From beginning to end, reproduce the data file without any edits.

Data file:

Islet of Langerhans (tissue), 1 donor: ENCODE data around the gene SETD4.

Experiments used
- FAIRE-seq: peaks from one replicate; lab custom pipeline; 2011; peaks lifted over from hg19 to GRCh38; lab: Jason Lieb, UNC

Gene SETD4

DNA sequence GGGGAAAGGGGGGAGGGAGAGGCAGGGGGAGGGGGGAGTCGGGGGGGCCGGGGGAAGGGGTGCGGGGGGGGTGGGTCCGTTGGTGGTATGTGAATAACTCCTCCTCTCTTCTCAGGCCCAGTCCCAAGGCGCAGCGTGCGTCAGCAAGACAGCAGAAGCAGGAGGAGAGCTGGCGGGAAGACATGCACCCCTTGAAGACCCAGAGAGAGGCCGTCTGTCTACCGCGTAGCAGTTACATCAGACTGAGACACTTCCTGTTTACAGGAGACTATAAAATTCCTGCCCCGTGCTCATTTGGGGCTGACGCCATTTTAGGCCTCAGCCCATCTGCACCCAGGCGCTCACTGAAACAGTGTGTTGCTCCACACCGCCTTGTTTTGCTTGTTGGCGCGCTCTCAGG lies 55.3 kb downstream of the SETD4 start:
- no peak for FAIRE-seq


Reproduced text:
Islet of Langerhans (tissue), 1 donor: ENCODE data around the gene SETD4.

Experiments used
- FAIRE-seq: peaks from one replicate; lab custom pipeline; 2011; peaks lifted over from hg19 to GRCh38; lab: Jason Lieb, UNC

Gene SETD4

DNA sequence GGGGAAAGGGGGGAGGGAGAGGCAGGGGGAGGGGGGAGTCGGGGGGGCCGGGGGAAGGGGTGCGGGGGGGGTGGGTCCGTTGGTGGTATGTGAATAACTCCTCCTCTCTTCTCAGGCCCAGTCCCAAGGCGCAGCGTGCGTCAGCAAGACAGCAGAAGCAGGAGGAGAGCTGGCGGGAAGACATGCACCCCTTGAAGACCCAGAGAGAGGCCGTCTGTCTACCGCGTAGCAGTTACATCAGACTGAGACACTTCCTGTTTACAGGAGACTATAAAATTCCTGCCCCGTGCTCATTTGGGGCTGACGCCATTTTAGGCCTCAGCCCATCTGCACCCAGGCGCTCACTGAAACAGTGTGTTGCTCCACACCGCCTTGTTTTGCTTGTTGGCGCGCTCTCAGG lies 55.3 kb downstream of the SETD4 start:
- no peak for FAIRE-seq